various strategies used to manage the classroom
for example rebuking some pupils to make them
focus on the lesson.
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Table 8. The Readiness of Students’ Personality Competence (Students’ Point of View)
Students Personality Competence
Sub Theme
Verification Result
Students’ personality competence had been ready. Students also
tried to show a good personality
The attitude as
a role model
Students’ personality
competence had been
very good. However,
some students were a bit
of unconfidence.
For some students, the personality competence had not been ready
and mature yet, and also had lack of confidence.
Students personality competence had not been ready and strict yet
Table 9. The Readiness of Students’ Lesson Plan
Readiness of Students Lesson Plan
Sub Theme
Verification Result
The quality of students’ lesson plan has been good, although
students found difficulties in preparing lesson plan at the
beginning but in the end of the teaching and learning practice
program the lesson plan had been good.
Lesson plan made by students was in accordance to the steps
of learning
Preparation of
lesson plan
In general, the quality of
students’ lesson plans
had been good, but
students need to improve
the variation of learning
methods and learning
models
Students’ lesson plan has been good, but students need to
improve using various methods or models of learning
The use of learning
methods or learning
models
Table 10. The Difficulties in Preparing Learning Instruction and Its Solutions
The Difficulties
Sub Theme
Verification Result
Difficulty: developing learning activities which made students
understand the materials.
Strategy: consulting the learning activities to the experts
Developing
learning activities
In general, students
found difficulties in
planning the learning
instructions, especially
in designing students’
worksheet, preparing the
materials, arranging the
time allocation, and
developing the lesson
plan. However, there
were various strategies
which could be applied
by students to overcome
these problems.
Difficulty: determining learning models and learning methods
which was suitable to the pupils’ characteristics
Strategies: searching and implementing the learning models to
help pupils understand the materials
The use of learning
methods or learning
models
Difficulty: the syntaxes had to be included in the lesson plan
Strategies: consulting the problems with the teacher and
checking the previous lesson plan
The development of
learning
instructions
Difficulty: developing students’ worksheet
Strategy: consulting the problems to teacher
Difficulties: time allocation and developed lesson plan
Strategies: allocating the considerable time to develop lesson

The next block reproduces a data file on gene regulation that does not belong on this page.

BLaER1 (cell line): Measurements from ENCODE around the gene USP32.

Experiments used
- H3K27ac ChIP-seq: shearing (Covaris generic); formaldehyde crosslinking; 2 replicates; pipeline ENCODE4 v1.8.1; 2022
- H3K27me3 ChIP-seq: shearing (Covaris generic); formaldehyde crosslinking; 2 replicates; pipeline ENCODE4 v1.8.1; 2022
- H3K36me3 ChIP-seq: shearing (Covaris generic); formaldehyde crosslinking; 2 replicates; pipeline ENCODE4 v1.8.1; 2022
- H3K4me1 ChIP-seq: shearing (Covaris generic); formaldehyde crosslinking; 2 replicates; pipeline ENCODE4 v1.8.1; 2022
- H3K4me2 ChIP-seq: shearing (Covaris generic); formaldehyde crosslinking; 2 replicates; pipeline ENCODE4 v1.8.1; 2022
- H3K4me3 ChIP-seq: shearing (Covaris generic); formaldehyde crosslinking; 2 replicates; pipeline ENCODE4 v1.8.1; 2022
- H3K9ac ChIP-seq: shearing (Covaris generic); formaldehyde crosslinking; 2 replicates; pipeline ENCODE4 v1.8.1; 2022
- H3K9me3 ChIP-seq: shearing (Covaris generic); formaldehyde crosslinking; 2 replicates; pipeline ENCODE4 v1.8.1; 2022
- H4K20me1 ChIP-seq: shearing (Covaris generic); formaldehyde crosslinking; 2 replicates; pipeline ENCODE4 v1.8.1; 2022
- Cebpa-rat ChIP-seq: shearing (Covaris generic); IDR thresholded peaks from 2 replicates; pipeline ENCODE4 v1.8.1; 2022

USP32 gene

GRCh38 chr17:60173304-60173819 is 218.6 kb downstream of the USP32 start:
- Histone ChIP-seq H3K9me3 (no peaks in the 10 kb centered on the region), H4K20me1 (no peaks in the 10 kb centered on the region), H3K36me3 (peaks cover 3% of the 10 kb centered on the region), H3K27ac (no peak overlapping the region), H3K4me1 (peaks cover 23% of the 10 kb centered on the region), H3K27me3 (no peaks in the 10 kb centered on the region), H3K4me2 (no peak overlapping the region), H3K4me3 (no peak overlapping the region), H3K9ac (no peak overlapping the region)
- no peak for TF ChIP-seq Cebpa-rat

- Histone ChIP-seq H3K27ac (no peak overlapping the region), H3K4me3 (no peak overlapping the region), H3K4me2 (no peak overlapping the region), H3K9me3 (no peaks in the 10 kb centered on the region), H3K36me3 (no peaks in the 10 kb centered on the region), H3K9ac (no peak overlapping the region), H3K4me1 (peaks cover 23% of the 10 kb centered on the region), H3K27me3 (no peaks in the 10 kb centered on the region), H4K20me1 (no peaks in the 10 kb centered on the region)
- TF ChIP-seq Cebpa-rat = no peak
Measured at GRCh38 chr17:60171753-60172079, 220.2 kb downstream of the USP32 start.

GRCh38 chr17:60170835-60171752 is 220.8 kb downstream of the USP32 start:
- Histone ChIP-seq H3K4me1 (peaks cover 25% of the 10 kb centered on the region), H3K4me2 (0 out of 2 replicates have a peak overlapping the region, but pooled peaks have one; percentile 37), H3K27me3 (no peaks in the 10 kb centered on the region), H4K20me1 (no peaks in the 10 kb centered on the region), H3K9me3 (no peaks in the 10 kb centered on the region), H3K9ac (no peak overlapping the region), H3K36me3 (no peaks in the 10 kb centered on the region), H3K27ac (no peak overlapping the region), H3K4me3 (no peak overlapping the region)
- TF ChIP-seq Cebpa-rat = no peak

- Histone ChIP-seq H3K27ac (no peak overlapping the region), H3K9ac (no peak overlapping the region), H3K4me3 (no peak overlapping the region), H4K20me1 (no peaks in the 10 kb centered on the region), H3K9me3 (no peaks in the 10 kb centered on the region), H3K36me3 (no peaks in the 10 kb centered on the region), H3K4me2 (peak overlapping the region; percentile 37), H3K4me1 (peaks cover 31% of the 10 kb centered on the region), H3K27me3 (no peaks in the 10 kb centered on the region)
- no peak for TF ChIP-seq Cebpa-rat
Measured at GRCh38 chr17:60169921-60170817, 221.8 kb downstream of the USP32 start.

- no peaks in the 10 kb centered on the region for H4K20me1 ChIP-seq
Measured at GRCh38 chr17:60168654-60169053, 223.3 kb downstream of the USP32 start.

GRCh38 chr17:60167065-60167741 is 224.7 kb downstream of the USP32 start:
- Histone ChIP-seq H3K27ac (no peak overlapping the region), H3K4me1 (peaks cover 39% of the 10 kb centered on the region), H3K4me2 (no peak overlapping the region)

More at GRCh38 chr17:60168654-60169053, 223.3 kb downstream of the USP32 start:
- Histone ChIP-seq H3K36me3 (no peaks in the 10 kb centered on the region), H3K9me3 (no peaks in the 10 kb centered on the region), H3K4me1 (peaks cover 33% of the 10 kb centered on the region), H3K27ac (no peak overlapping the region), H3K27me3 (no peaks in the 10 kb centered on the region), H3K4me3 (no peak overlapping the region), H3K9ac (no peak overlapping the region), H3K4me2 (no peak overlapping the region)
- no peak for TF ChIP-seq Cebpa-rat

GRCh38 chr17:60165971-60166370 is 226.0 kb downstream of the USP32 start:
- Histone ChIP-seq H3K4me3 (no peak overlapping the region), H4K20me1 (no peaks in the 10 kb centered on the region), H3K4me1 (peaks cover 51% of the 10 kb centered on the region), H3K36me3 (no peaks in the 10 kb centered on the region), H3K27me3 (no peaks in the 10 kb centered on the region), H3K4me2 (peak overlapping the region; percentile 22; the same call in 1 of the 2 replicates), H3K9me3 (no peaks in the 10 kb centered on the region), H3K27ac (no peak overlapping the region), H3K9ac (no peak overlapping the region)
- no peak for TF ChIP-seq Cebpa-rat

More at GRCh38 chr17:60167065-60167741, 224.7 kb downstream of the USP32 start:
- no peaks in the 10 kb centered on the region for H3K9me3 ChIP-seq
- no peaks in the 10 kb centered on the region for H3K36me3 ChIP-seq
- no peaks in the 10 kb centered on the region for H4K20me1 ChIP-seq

plans including the rubrics
Time allocation
Table 11. The Data Reduction of Students’ Ability in Conducting Teaching and Learning Process
Students’ Ability
Sub Theme
Verification Result
Students were able to handle the classroom well.
Students were still lacking in classroom management
Students’ ability in conducting teaching and learning
process had been good and pupils were also enthusiastic
Classroom
management
Students’ ability in
implementing learning
process had been good,
but they need to improve
the ability in managing the
classroom.
Students had been good in mastering and delivering the
learning materials, facilitating students, and answering
students’ question.
Mastering and
delivering materials
Table 12. The Difficulties in Managing the Classroom and Its Solutions
The Difficulties and Its Solutions
Sub Theme
Verification Data
Difficulty: conditioning the pupils
Strategies: changing the seating position, giving some
time to be silent, grouping pupils based on their
heterogeneity, giving pupils learning medias, increasing
the volume when speak in the classroom, engaging pupils
in classroom activities, approaching pupils
Classroom
management
Most of students were unable to
manage the classroom to be in a
conducive situations and drive
pupils’ attention to the lesson.
There were various strategies to
manage the classroom, while to
drive pupils’ attention, teacher
need to rebuke them.
Difficulty: driving pupils’ attention
Strategy: managing pupils
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Table 13. The Ability to Close the Learning Session
The Ability to Close the Learning Session
Sub Theme
Verification Result
Students were able to close the session well.
The ability to close
the learning session
In general, students’ ability in
closing the learning session,